Australian Foreign Minister Penny Wong’s visit to Beijing ignites hopes for warmer ties: Analysts

Australian Foreign Minister Penny Wong’s visit to Beijing ignites hopes for warmer ties: Analysts


Since Australia’s Labor Party took power in May, it has been seeking to repair ties with China.

Compared with the previous government led by the Liberal Party, the current administration has “toned down on the rhetoric and improved the atmosphere for relations”, Prof Thayer told CNA’s Asia First.

“(Ms Wong’s visit is) another mark of how this relatively new Labour government has put an emphasis on diplomacy, in terms of managing its relationship with China,” Prof Curran said.

“It’s limited how much they can move, but unlike the previous government, they have stopped shouting at China. Of course, China’s wolf warrior diplomacy has also eased off significantly as well, so there’s movement on both sides,” he added.

When asked how Australia’s allies will perceive the warming ties, given the current climate of tension between the West and China, Prof Thayer replied: “They will endorse it completely, even the Biden administration.”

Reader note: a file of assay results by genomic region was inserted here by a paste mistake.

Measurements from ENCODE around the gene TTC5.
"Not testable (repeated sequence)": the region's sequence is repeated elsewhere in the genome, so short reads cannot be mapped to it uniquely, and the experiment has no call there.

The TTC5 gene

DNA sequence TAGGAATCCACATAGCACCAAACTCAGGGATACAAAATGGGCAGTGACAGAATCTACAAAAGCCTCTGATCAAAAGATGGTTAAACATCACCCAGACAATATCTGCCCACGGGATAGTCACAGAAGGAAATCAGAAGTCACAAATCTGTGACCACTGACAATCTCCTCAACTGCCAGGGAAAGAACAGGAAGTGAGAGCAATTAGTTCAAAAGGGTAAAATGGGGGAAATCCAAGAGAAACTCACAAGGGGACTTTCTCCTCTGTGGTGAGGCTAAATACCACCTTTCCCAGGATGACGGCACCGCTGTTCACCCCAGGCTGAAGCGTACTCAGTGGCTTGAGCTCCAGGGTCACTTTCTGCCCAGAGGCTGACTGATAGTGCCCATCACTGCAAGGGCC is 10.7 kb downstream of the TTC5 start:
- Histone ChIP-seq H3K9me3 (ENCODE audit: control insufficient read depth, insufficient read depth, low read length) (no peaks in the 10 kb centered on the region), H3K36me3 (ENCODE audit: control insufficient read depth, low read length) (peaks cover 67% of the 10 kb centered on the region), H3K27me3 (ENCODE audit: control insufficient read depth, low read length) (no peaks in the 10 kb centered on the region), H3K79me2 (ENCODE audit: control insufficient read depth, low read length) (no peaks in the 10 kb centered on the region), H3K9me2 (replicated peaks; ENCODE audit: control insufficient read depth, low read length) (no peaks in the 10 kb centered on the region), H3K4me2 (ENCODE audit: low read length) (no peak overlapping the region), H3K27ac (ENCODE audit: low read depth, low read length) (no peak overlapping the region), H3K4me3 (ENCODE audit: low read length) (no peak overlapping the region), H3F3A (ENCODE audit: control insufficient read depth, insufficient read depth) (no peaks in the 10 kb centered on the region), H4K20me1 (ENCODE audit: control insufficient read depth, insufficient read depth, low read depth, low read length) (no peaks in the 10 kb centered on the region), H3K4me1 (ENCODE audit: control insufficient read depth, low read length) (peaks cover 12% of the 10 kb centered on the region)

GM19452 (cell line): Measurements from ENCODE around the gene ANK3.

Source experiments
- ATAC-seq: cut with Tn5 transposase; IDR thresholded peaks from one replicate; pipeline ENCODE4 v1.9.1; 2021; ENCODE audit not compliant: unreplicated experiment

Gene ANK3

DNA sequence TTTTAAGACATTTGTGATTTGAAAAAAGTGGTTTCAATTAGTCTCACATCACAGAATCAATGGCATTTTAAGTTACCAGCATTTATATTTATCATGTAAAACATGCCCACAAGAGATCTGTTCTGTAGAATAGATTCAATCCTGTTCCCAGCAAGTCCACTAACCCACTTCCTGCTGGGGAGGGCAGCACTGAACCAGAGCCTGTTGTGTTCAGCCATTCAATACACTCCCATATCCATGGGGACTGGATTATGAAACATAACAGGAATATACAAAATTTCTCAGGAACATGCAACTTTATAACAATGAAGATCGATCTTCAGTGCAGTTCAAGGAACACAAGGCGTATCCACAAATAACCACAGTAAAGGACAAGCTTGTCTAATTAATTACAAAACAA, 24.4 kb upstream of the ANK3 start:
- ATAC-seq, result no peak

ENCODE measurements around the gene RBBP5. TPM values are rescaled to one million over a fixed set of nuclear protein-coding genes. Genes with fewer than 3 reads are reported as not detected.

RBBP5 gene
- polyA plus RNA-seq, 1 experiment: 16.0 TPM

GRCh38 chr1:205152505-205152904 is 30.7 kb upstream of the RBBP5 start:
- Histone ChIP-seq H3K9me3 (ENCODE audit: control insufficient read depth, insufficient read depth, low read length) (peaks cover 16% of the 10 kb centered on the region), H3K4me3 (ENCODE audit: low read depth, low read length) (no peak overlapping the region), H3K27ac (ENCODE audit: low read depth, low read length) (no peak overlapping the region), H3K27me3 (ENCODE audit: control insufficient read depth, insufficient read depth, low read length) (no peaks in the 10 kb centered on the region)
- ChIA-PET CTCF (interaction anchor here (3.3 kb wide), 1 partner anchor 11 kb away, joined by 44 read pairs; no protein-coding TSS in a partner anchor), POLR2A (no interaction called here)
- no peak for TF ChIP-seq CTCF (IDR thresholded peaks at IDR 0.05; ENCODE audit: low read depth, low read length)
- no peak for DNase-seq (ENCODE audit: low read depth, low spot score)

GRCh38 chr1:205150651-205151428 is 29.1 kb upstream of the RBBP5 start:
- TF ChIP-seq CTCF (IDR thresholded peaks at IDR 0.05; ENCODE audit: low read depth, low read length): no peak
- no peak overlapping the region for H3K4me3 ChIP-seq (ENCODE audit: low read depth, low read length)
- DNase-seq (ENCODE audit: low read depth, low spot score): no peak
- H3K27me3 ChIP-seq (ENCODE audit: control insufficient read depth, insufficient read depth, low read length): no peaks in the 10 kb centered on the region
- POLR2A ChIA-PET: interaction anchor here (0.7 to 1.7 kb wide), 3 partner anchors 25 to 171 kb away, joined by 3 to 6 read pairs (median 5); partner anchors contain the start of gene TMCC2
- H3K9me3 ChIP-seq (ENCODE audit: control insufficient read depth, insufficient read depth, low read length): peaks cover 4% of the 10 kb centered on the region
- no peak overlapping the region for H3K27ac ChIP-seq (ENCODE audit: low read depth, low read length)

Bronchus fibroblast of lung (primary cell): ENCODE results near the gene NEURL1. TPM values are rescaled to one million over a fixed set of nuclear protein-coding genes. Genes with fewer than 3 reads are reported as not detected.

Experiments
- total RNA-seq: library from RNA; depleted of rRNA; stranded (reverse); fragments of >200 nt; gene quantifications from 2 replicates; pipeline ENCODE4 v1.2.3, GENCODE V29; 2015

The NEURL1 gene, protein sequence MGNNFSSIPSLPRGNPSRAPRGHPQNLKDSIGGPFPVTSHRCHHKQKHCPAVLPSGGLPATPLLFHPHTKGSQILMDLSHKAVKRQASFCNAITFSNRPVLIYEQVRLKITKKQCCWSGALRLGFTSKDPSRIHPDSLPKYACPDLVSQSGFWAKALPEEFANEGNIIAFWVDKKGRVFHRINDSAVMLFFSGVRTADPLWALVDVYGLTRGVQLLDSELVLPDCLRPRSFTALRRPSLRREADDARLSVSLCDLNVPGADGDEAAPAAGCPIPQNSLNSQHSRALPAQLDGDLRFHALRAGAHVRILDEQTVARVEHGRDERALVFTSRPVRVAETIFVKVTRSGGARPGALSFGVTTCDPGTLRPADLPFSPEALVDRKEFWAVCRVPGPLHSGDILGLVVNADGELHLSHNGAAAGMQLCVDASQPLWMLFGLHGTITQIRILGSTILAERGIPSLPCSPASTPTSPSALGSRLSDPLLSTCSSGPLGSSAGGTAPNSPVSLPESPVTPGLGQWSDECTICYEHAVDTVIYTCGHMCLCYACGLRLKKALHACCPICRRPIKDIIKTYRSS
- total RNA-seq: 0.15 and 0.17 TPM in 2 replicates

He said that both Australia’s government and US President Joe Biden are keen to forge cooperation with China on a number of issues that Beijing is seen to be influential on.

These include the COVID-19 pandemic and other diseases, climate change, denuclearisation on the Korean peninsula, and pressuring Russia to end the war in Ukraine.

“These are areas any dialogue with China is seen as a move forward. Australia can now join the party and attempt to add that influence in these bilateral dialogues,” said Prof Thayer.

“So our allies, in my opinion, will applaud this because dialogue is essential,” he added.


Prof Thayer said he hopes Ms Wong’s trip to Bejing, which coincides with the 50th anniversary of diplomatic relations between the two countries, will kick start more of such meetings.

There are “great expectations” that after Ms Wong’s trip, Australian Prime Minister Anthony Albanese will follow suit and meet with Chinese President Xi Jinping, Prof Thayer said.

China is likely keen on improving relations with Australia as a diplomatic and trade partner, especially since China is trying to boost its economy following pandemic setbacks, he noted.

However, Prof Thayer said does not see the relationship advancing to pre-2018 levels, when ties were more intimate.

“There is common ground to advancing forward rather than holding in a negative position. (Both countries are) taking a long-term view and using this window of opportunity to tone down the rhetoric and some of the friction,” he said.